I am so at peace with where I am and sure of what I want in a partner. It wasn’t easy, and it took work and self-reflection, and there was a lot of pain and growth along the way. And that’s also the reason why I’m hopeful.


4) Can you explain why you believe 'We can have a lot of great loves in our lives' is an important perspective to have?


I used to think that nobody would love me, or get me, like my abusive ex did. But with each relationship I had, I saw how wrong others had been for me that I couldn’t have seen in the moment. I saw how, in the past, I had been “grading on a scale,” the dysfunction or incompatibility indiscernible to me, but clear to an outsider.


So I think it’s important to understand, when a relationship ends, that is NOT your only shot at love and happiness — I know because I’ve had a lot of relationships end where another one — the one that I needed at the time — was right around the corner. Bad relationships remind you of what you deserve, and good relationships (even, and especially if, they end) remind you that there ARE good men out there. Time spent with the wrong person is time spent away from yourself (and the potential right one), so I cut those men loose as soon as incompatibilities become clear.


Not only that, but love is different and separate from long-term compatibility and commitment. You can have a great love that runs its course, that you can look back on and cherish, that has prepared you for the next one.


5) How do you help your clients shift their mindset, when they are seeking lifestyle changes but are scared of how it will affect their relationship goals?

“How are your relationship goals working out in your current lifestyle, hmmm?” I kid, but for most of my single clients, love is not a primary concern when they come to me.


I believe, if we really, truly, want a change… single people can’t allow the fact we don’t have a partner (yet) to stand in our way. The greatest tragedy is putting off something that matters to you because you don’t want to do it alone or that you’re scared it will be harder alone. 1) We are SO much stronger than we think we are. 2) Life is such a surprise, we can’t control these external forces and their timing — love happens when you least expect it. 3) Your future is not guaranteed anywhere, so the least you can do is to go be where you want to be, doing the things you care about.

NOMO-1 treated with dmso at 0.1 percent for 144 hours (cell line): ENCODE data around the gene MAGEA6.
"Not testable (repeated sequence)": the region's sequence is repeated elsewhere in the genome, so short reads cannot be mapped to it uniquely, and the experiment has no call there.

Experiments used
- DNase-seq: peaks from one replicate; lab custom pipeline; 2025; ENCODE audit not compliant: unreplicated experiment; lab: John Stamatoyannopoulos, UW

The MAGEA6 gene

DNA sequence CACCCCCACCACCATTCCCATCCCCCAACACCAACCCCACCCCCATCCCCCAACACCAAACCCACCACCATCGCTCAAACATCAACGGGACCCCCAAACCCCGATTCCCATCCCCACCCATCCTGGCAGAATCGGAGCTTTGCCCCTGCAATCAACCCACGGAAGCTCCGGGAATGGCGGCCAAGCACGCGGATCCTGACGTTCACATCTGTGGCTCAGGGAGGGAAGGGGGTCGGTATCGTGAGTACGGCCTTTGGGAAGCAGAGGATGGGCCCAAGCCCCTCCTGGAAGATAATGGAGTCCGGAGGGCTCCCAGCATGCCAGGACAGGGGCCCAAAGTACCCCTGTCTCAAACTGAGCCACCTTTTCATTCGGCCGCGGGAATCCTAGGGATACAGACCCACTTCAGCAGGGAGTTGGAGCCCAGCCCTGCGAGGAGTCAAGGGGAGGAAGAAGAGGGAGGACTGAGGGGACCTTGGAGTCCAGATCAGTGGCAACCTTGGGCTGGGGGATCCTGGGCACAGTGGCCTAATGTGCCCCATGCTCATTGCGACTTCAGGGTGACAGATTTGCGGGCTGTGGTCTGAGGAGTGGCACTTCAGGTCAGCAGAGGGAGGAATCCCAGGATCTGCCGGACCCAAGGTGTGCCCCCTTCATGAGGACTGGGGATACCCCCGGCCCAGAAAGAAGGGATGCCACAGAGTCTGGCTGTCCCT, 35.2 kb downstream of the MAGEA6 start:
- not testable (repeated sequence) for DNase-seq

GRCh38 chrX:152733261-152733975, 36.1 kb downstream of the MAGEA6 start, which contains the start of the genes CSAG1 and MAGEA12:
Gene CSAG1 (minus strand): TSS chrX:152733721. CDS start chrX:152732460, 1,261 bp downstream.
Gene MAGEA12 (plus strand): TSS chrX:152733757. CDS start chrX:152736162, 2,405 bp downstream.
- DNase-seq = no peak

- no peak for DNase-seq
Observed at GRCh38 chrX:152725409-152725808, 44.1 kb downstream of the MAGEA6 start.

I’ll share this quote: “Never go in search of love; Go in search of life; And life will find you the love you seek.” – Atticus

6) Do you get lonely traveling solo?

No, not really. That’s because I believe alone is a state of being, while loneliness is a state of mind — that’s to say, loneliness is of your own making. It’s kind of like the difference between solitude and isolation — it’s the same idea, but it comes down to how you look at it and what you do with it. Because solo travel doesn’t happen in a vacuum, you choose how, when, and how deeply you want to connect with people — the couple at the table next to you, the folks in line at the museum, the ones on the train next row over. Or, put in your headphones, listen to a book, do some journaling, and get in touch with you. I answer this question in another blog entry in a lot more detail here.


 

Julie Rose, Blogger & Mentor


Editorial images are photo courtesy of Julie Rose.

 

Editorial images are photo courtesy of Julie Rose. Contributors Disclaimer: Submissions are memoir. It reflects the authors/guests present recollections of experiences over time. Some names and characteristics have been changed, some events have been compressed, and some dialogue has been recreated. Personal stories are not intended to hurt others-- the intention of this blog is to inspire and entertain.